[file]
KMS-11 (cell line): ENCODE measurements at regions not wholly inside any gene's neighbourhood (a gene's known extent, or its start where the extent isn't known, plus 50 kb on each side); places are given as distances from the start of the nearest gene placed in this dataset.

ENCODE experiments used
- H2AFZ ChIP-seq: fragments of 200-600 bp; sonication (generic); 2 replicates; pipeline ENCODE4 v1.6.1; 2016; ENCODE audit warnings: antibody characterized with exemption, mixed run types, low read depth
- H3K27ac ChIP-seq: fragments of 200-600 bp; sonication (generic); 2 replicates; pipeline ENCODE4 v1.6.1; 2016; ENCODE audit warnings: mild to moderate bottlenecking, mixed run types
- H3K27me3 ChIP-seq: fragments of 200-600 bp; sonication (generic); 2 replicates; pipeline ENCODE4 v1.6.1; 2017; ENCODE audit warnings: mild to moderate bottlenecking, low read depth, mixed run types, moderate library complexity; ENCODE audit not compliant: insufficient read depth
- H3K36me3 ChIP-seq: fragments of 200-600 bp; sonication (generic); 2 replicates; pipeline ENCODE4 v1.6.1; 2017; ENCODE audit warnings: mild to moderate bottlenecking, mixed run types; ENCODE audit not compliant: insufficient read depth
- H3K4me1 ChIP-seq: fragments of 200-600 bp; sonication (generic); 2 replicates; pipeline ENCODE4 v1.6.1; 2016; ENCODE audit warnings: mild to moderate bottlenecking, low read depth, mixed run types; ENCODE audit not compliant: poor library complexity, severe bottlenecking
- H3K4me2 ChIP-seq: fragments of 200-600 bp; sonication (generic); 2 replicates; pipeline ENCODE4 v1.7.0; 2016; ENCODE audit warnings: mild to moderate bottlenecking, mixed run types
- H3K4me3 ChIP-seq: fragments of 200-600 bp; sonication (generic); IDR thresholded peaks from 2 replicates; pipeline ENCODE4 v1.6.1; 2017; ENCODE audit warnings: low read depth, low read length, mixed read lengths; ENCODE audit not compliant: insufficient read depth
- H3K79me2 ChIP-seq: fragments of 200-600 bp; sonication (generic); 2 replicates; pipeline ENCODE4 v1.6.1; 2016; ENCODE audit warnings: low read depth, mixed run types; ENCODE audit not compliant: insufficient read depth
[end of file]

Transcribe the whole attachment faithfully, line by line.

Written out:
KMS-11 (cell line): ENCODE measurements at regions not wholly inside any gene's neighbourhood (a gene's known extent, or its start where the extent isn't known, plus 50 kb on each side); places are given as distances from the start of the nearest gene placed in this dataset.

ENCODE experiments used
- H2AFZ ChIP-seq: fragments of 200-600 bp; sonication (generic); 2 replicates; pipeline ENCODE4 v1.6.1; 2016; ENCODE audit warnings: antibody characterized with exemption, mixed run types, low read depth
- H3K27ac ChIP-seq: fragments of 200-600 bp; sonication (generic); 2 replicates; pipeline ENCODE4 v1.6.1; 2016; ENCODE audit warnings: mild to moderate bottlenecking, mixed run types
- H3K27me3 ChIP-seq: fragments of 200-600 bp; sonication (generic); 2 replicates; pipeline ENCODE4 v1.6.1; 2017; ENCODE audit warnings: mild to moderate bottlenecking, low read depth, mixed run types, moderate library complexity; ENCODE audit not compliant: insufficient read depth
- H3K36me3 ChIP-seq: fragments of 200-600 bp; sonication (generic); 2 replicates; pipeline ENCODE4 v1.6.1; 2017; ENCODE audit warnings: mild to moderate bottlenecking, mixed run types; ENCODE audit not compliant: insufficient read depth
- H3K4me1 ChIP-seq: fragments of 200-600 bp; sonication (generic); 2 replicates; pipeline ENCODE4 v1.6.1; 2016; ENCODE audit warnings: mild to moderate bottlenecking, low read depth, mixed run types; ENCODE audit not compliant: poor library complexity, severe bottlenecking
- H3K4me2 ChIP-seq: fragments of 200-600 bp; sonication (generic); 2 replicates; pipeline ENCODE4 v1.7.0; 2016; ENCODE audit warnings: mild to moderate bottlenecking, mixed run types
- H3K4me3 ChIP-seq: fragments of 200-600 bp; sonication (generic); IDR thresholded peaks from 2 replicates; pipeline ENCODE4 v1.6.1; 2017; ENCODE audit warnings: low read depth, low read length, mixed read lengths; ENCODE audit not compliant: insufficient read depth
- H3K79me2 ChIP-seq: fragments of 200-600 bp; sonication (generic); 2 replicates; pipeline ENCODE4 v1.6.1; 2016; ENCODE audit warnings: low read depth, mixed run types; ENCODE audit not compliant: insufficient read depth